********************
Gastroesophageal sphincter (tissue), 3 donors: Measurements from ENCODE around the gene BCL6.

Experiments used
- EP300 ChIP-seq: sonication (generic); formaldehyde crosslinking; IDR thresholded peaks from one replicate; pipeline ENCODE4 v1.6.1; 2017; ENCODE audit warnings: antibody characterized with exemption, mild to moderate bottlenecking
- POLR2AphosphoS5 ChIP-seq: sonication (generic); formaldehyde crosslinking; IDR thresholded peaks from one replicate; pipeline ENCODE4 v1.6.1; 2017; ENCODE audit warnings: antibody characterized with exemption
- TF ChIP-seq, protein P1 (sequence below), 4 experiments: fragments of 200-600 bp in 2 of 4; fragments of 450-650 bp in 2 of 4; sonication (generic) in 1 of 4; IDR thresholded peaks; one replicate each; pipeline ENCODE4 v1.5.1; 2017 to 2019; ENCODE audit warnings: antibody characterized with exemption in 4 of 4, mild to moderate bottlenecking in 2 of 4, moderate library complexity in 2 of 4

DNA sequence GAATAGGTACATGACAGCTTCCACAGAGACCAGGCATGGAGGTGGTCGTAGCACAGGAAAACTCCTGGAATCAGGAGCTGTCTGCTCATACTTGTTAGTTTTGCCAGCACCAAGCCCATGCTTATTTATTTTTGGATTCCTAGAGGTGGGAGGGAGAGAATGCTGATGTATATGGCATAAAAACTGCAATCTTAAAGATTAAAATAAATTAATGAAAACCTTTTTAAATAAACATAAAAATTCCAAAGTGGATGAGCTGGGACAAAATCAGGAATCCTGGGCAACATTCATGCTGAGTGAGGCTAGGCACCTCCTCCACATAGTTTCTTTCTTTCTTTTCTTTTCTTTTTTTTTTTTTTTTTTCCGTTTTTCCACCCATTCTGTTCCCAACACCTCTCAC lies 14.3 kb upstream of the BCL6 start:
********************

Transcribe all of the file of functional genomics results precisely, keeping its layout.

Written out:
Gastroesophageal sphincter (tissue), 3 donors: Measurements from ENCODE around the gene BCL6.

Experiments used
- EP300 ChIP-seq: sonication (generic); formaldehyde crosslinking; IDR thresholded peaks from one replicate; pipeline ENCODE4 v1.6.1; 2017; ENCODE audit warnings: antibody characterized with exemption, mild to moderate bottlenecking
- POLR2AphosphoS5 ChIP-seq: sonication (generic); formaldehyde crosslinking; IDR thresholded peaks from one replicate; pipeline ENCODE4 v1.6.1; 2017; ENCODE audit warnings: antibody characterized with exemption
- TF ChIP-seq, protein P1 (sequence below), 4 experiments: fragments of 200-600 bp in 2 of 4; fragments of 450-650 bp in 2 of 4; sonication (generic) in 1 of 4; IDR thresholded peaks; one replicate each; pipeline ENCODE4 v1.5.1; 2017 to 2019; ENCODE audit warnings: antibody characterized with exemption in 4 of 4, mild to moderate bottlenecking in 2 of 4, moderate library complexity in 2 of 4

DNA sequence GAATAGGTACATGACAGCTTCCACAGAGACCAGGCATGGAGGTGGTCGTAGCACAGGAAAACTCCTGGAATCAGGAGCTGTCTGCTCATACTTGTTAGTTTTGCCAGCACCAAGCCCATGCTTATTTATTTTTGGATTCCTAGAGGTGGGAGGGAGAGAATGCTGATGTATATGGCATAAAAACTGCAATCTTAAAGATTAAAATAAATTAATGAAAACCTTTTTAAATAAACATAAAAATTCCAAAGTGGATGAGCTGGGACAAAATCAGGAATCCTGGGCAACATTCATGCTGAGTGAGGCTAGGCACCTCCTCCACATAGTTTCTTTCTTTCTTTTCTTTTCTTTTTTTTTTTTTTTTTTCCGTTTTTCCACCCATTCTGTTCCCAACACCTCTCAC lies 14.3 kb upstream of the BCL6 start: